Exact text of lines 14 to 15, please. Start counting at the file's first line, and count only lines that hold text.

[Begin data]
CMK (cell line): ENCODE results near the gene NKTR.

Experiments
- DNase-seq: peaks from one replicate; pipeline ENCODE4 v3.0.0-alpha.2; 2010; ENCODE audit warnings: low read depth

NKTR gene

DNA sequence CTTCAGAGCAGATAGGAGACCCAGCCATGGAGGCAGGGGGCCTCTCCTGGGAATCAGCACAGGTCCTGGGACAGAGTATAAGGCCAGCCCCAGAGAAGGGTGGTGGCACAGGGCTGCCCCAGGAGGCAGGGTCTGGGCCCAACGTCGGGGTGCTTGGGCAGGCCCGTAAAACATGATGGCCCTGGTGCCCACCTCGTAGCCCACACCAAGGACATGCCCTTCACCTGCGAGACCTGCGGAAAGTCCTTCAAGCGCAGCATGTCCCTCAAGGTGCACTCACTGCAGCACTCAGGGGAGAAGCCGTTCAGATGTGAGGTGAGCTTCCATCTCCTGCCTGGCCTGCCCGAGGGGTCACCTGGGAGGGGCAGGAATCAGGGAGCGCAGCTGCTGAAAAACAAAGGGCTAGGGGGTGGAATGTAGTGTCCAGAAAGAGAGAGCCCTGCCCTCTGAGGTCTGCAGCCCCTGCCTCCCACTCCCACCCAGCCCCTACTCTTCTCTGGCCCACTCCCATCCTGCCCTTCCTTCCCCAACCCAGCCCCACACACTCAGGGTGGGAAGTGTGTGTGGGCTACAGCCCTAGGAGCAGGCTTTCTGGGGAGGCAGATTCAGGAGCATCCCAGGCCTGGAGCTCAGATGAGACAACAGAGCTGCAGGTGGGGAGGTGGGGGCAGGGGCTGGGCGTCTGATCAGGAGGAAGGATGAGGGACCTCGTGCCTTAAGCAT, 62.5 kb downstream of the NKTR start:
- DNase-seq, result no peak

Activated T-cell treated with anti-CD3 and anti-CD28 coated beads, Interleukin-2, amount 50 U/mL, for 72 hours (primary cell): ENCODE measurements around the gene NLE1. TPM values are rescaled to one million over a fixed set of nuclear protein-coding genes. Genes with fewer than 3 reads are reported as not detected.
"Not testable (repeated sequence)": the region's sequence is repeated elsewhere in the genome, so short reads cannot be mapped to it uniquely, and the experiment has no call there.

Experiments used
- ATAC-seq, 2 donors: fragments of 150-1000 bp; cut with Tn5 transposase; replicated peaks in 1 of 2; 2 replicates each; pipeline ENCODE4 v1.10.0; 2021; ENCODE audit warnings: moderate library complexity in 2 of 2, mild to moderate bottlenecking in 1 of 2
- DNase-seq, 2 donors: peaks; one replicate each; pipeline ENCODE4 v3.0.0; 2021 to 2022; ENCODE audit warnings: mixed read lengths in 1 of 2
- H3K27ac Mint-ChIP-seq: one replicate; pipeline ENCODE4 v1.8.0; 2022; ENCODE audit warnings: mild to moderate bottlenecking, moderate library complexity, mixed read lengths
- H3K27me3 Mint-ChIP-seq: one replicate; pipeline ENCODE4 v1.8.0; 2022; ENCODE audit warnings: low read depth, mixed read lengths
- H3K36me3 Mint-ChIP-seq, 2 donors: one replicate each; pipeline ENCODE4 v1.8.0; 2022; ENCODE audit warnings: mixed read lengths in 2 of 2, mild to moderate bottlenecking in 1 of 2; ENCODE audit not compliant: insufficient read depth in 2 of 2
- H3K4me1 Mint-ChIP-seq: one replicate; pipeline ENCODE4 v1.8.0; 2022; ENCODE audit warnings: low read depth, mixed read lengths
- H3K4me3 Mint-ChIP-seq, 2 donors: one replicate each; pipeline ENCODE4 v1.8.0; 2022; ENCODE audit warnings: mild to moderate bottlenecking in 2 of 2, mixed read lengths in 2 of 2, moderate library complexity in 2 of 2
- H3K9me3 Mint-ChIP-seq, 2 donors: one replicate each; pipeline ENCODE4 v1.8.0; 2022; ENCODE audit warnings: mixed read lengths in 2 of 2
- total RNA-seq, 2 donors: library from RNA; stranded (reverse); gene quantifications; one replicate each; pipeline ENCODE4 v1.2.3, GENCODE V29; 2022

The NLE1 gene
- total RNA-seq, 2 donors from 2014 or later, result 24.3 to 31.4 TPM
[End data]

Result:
- H3K36me3 Mint-ChIP-seq, 2 donors: one replicate each; pipeline ENCODE4 v1.8.0; 2022; ENCODE audit warnings: mixed read lengths in 2 of 2, mild to moderate bottlenecking in 1 of 2; ENCODE audit not compliant: insufficient read depth in 2 of 2
- H3K4me1 Mint-ChIP-seq: one replicate; pipeline ENCODE4 v1.8.0; 2022; ENCODE audit warnings: low read depth, mixed read lengths